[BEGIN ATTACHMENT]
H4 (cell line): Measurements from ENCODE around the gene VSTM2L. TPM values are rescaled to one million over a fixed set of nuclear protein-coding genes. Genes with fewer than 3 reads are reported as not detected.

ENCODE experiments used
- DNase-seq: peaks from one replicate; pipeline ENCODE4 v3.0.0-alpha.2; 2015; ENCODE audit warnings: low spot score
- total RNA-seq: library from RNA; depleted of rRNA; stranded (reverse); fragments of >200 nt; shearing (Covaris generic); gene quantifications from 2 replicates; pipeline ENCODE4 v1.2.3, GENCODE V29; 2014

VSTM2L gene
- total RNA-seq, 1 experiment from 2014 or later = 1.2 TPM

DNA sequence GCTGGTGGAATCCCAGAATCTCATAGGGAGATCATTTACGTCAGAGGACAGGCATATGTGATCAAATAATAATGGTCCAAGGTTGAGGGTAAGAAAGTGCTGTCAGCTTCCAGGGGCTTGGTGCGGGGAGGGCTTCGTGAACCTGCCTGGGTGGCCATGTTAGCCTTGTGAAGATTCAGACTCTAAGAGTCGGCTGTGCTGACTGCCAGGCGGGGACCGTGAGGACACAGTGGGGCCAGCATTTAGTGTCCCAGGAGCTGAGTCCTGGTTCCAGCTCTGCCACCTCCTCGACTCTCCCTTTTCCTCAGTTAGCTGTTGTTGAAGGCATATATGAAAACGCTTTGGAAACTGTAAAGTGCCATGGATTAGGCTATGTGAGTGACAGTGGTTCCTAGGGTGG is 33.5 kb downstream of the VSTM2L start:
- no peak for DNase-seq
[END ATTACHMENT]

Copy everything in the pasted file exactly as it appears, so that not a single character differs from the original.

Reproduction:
H4 (cell line): Measurements from ENCODE around the gene VSTM2L. TPM values are rescaled to one million over a fixed set of nuclear protein-coding genes. Genes with fewer than 3 reads are reported as not detected.

ENCODE experiments used
- DNase-seq: peaks from one replicate; pipeline ENCODE4 v3.0.0-alpha.2; 2015; ENCODE audit warnings: low spot score
- total RNA-seq: library from RNA; depleted of rRNA; stranded (reverse); fragments of >200 nt; shearing (Covaris generic); gene quantifications from 2 replicates; pipeline ENCODE4 v1.2.3, GENCODE V29; 2014

VSTM2L gene
- total RNA-seq, 1 experiment from 2014 or later = 1.2 TPM

DNA sequence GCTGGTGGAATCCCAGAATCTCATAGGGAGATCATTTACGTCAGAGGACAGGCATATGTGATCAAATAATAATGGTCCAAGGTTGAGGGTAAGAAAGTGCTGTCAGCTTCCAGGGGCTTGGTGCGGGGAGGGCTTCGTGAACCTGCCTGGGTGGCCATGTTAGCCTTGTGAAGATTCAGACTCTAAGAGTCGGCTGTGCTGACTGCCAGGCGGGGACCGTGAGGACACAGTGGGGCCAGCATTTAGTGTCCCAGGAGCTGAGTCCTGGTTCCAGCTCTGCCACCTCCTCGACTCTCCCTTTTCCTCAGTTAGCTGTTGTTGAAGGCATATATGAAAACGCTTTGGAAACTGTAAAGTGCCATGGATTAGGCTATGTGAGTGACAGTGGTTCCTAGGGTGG is 33.5 kb downstream of the VSTM2L start:
- no peak for DNase-seq